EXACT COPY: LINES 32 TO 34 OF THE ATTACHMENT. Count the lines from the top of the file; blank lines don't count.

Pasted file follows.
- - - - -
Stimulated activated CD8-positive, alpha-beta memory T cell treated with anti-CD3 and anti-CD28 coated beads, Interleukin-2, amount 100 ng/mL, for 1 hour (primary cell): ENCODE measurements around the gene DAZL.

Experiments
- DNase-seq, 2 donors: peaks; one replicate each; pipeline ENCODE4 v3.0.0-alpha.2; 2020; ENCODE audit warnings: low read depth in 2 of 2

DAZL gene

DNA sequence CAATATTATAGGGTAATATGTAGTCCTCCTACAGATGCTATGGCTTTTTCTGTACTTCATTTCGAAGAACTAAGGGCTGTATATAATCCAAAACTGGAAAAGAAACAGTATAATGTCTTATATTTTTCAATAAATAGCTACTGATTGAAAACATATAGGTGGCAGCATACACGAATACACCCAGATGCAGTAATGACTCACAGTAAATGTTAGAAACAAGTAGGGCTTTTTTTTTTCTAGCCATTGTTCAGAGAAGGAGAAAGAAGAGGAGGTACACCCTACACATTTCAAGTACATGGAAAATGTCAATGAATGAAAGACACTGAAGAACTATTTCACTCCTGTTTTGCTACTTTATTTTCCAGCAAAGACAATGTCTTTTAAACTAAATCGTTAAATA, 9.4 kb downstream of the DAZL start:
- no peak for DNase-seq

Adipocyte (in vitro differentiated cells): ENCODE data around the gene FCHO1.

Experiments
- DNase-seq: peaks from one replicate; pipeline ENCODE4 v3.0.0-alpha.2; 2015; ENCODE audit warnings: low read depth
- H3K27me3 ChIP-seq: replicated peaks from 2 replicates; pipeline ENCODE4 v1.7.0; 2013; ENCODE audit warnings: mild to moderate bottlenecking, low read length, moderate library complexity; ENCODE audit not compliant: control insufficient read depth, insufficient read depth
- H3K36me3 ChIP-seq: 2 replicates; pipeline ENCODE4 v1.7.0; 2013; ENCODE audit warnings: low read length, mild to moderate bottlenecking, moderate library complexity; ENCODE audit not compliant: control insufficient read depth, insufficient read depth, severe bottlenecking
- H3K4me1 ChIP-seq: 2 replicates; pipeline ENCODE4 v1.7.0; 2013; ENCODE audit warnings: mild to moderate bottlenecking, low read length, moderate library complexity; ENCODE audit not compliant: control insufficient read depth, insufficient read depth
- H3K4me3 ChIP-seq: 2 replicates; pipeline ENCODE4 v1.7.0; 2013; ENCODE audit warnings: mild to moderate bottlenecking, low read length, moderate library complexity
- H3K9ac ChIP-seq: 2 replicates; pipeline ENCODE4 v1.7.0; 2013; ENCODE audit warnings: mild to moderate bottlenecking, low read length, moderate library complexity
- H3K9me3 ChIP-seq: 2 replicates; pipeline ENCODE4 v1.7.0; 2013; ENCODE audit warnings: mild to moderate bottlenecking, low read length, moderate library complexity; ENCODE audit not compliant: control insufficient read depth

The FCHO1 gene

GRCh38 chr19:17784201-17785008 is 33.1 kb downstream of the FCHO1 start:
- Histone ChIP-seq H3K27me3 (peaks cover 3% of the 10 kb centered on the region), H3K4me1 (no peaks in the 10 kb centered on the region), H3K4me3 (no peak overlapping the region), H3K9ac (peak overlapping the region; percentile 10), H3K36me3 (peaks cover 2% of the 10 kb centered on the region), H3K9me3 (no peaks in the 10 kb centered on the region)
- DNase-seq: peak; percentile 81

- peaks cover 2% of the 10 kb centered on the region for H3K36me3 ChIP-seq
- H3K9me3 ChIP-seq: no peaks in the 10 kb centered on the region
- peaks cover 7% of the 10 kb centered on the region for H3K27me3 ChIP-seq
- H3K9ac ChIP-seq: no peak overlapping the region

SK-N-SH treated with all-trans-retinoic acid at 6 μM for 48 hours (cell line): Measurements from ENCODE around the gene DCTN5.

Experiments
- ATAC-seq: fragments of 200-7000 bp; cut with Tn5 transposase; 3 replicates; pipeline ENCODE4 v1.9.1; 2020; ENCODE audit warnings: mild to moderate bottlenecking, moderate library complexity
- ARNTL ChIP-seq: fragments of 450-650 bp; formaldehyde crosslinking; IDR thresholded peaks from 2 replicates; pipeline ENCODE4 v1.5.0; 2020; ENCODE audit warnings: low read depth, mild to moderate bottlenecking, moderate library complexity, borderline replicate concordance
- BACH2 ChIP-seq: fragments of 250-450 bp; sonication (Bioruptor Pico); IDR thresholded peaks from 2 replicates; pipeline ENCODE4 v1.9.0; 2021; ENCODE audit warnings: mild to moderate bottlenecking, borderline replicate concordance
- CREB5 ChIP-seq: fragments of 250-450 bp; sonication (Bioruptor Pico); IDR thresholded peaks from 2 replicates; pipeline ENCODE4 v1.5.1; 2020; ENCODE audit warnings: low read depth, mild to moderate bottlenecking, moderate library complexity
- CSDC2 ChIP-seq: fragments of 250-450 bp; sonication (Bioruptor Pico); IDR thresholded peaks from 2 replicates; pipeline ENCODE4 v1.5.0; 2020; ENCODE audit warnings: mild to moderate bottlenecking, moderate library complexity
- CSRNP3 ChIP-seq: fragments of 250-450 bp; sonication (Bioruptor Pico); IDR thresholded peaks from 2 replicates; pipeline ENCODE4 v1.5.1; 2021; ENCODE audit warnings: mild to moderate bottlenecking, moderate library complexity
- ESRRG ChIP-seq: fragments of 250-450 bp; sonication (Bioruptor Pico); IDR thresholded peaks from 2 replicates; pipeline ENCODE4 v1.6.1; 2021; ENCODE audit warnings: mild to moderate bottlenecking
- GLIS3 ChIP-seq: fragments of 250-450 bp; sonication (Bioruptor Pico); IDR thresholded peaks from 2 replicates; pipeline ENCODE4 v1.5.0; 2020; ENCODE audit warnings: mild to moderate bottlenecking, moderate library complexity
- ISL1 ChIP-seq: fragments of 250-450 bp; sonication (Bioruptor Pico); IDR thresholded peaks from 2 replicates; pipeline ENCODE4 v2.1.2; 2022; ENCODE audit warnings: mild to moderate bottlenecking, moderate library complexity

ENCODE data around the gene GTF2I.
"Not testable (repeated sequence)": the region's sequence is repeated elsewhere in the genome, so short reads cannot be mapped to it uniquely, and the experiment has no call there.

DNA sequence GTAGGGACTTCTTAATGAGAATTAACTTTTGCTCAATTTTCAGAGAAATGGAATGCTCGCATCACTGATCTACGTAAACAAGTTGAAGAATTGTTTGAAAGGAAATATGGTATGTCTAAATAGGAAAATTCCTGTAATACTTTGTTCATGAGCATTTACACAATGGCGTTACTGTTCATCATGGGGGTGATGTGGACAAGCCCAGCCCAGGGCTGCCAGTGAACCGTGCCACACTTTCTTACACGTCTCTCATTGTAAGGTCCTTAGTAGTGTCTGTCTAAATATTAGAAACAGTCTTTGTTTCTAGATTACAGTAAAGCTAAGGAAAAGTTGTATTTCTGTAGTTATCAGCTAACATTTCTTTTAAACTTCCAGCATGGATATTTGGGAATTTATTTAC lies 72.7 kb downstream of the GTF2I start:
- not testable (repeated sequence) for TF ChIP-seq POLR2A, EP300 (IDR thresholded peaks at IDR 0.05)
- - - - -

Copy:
- ESRRG ChIP-seq: fragments of 250-450 bp; sonication (Bioruptor Pico); IDR thresholded peaks from 2 replicates; pipeline ENCODE4 v1.6.1; 2021; ENCODE audit warnings: mild to moderate bottlenecking
- GLIS3 ChIP-seq: fragments of 250-450 bp; sonication (Bioruptor Pico); IDR thresholded peaks from 2 replicates; pipeline ENCODE4 v1.5.0; 2020; ENCODE audit warnings: mild to moderate bottlenecking, moderate library complexity
- ISL1 ChIP-seq: fragments of 250-450 bp; sonication (Bioruptor Pico); IDR thresholded peaks from 2 replicates; pipeline ENCODE4 v2.1.2; 2022; ENCODE audit warnings: mild to moderate bottlenecking, moderate library complexity